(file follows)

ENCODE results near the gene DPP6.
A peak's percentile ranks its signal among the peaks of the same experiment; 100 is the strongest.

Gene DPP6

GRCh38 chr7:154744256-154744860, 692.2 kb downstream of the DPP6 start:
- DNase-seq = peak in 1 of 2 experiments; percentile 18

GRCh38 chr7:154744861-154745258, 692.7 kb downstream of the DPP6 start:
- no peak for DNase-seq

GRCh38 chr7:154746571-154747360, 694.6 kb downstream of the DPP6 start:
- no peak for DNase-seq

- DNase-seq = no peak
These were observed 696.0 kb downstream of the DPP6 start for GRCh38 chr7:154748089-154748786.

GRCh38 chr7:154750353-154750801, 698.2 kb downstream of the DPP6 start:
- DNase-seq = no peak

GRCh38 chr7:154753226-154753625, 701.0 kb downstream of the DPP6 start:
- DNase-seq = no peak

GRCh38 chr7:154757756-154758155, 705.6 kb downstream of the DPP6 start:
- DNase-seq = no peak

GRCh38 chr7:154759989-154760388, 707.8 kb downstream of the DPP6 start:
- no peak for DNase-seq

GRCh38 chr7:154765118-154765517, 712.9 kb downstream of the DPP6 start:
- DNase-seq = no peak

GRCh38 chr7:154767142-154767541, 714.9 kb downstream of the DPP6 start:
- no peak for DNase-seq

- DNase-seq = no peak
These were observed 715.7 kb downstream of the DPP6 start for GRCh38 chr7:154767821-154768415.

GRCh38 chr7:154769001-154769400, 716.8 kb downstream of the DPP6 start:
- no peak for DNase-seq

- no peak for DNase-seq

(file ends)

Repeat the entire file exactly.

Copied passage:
ENCODE results near the gene DPP6.
A peak's percentile ranks its signal among the peaks of the same experiment; 100 is the strongest.

Gene DPP6

GRCh38 chr7:154744256-154744860, 692.2 kb downstream of the DPP6 start:
- DNase-seq = peak in 1 of 2 experiments; percentile 18

GRCh38 chr7:154744861-154745258, 692.7 kb downstream of the DPP6 start:
- no peak for DNase-seq

GRCh38 chr7:154746571-154747360, 694.6 kb downstream of the DPP6 start:
- no peak for DNase-seq

- DNase-seq = no peak
These were observed 696.0 kb downstream of the DPP6 start for GRCh38 chr7:154748089-154748786.

GRCh38 chr7:154750353-154750801, 698.2 kb downstream of the DPP6 start:
- DNase-seq = no peak

GRCh38 chr7:154753226-154753625, 701.0 kb downstream of the DPP6 start:
- DNase-seq = no peak

GRCh38 chr7:154757756-154758155, 705.6 kb downstream of the DPP6 start:
- DNase-seq = no peak

GRCh38 chr7:154759989-154760388, 707.8 kb downstream of the DPP6 start:
- no peak for DNase-seq

GRCh38 chr7:154765118-154765517, 712.9 kb downstream of the DPP6 start:
- DNase-seq = no peak

GRCh38 chr7:154767142-154767541, 714.9 kb downstream of the DPP6 start:
- no peak for DNase-seq

- DNase-seq = no peak
These were observed 715.7 kb downstream of the DPP6 start for GRCh38 chr7:154767821-154768415.

GRCh38 chr7:154769001-154769400, 716.8 kb downstream of the DPP6 start:
- no peak for DNase-seq

- no peak for DNase-seq